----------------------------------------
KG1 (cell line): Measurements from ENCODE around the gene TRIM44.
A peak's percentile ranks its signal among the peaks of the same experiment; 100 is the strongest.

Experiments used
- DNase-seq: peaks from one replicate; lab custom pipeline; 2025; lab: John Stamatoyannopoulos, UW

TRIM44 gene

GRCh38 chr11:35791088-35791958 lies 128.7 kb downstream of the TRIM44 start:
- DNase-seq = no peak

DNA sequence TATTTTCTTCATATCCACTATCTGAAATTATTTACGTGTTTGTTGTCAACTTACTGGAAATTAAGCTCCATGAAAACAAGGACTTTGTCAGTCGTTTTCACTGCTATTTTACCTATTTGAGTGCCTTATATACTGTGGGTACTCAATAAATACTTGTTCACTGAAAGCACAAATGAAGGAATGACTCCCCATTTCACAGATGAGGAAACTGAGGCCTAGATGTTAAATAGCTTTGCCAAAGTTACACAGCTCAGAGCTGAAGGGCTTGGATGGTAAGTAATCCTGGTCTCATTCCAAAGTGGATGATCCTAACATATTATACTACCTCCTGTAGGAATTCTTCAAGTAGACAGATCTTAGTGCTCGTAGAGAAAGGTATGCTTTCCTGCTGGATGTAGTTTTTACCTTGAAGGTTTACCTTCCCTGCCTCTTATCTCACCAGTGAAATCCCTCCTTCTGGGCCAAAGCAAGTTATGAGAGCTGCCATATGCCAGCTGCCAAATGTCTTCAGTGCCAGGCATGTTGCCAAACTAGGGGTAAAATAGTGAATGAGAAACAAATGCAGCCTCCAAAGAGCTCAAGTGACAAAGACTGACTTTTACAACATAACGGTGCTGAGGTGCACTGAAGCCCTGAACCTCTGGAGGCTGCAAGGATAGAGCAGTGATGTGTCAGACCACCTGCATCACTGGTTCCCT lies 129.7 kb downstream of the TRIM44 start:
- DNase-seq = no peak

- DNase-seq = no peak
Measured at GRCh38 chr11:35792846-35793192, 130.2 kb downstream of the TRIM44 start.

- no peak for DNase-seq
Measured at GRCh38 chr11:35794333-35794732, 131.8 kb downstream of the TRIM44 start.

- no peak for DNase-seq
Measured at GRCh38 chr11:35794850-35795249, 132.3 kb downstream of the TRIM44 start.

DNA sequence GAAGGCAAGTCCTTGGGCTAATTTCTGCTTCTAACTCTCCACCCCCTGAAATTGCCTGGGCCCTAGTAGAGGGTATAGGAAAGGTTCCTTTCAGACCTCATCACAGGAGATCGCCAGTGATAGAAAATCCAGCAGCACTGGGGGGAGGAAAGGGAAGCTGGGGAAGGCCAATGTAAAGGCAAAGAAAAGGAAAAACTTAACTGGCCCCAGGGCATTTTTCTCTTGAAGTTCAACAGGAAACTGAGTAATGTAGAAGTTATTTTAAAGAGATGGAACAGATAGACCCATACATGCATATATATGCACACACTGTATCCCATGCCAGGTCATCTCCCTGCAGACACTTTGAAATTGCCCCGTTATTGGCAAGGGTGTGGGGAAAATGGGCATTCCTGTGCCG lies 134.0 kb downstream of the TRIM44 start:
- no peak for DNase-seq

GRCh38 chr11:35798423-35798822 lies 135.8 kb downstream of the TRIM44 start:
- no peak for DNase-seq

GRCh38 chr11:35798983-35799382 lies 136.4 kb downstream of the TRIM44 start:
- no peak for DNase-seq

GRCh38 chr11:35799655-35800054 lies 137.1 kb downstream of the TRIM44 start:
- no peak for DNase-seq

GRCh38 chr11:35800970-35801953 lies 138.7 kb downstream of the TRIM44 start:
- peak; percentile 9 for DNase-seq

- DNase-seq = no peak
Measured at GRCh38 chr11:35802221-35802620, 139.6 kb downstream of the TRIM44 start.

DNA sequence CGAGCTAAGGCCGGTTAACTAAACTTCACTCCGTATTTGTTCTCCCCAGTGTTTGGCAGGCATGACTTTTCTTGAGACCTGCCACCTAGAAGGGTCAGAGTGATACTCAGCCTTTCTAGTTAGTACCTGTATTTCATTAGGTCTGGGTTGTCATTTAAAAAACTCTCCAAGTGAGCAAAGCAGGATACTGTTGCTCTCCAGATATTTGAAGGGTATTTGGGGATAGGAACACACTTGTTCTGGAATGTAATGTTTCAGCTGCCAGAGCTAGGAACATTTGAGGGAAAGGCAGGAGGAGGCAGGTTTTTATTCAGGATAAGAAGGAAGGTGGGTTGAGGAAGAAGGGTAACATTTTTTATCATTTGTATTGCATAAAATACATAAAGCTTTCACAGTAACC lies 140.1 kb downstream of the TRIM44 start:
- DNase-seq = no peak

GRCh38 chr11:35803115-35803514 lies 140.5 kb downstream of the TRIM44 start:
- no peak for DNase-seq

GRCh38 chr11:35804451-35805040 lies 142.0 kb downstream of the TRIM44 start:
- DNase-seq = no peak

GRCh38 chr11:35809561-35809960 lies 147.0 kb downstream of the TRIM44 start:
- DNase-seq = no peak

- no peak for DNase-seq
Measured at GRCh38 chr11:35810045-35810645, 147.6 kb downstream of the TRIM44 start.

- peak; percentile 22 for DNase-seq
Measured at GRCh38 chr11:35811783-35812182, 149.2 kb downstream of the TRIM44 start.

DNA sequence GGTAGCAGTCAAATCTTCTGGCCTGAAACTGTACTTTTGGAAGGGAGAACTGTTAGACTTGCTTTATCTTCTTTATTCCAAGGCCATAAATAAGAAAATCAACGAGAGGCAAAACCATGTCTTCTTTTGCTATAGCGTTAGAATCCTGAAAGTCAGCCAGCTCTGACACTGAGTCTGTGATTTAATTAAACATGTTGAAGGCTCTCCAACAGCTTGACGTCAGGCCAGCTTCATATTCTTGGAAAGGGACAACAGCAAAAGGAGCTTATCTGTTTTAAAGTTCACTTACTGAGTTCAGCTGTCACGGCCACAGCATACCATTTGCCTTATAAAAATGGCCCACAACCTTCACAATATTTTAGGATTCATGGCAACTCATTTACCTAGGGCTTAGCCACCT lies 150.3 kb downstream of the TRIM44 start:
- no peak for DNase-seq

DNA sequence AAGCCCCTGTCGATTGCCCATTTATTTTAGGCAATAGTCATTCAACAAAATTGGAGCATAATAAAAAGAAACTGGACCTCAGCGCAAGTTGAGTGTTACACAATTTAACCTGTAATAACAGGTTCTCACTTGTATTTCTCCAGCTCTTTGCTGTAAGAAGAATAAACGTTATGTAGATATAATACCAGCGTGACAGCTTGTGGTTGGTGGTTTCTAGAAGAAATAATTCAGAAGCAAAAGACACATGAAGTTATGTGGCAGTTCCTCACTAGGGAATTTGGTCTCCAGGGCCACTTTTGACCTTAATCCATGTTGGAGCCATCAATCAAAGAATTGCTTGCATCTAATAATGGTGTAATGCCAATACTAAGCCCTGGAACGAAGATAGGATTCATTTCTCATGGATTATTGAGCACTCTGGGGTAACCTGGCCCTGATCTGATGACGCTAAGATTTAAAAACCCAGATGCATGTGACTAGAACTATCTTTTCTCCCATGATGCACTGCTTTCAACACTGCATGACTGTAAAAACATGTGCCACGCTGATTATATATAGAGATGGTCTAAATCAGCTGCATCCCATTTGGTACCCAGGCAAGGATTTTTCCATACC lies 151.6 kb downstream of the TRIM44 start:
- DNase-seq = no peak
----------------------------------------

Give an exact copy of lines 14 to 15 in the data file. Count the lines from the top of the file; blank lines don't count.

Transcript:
- no peak for DNase-seq
Measured at GRCh38 chr11:35794850-35795249, 132.3 kb downstream of the TRIM44 start.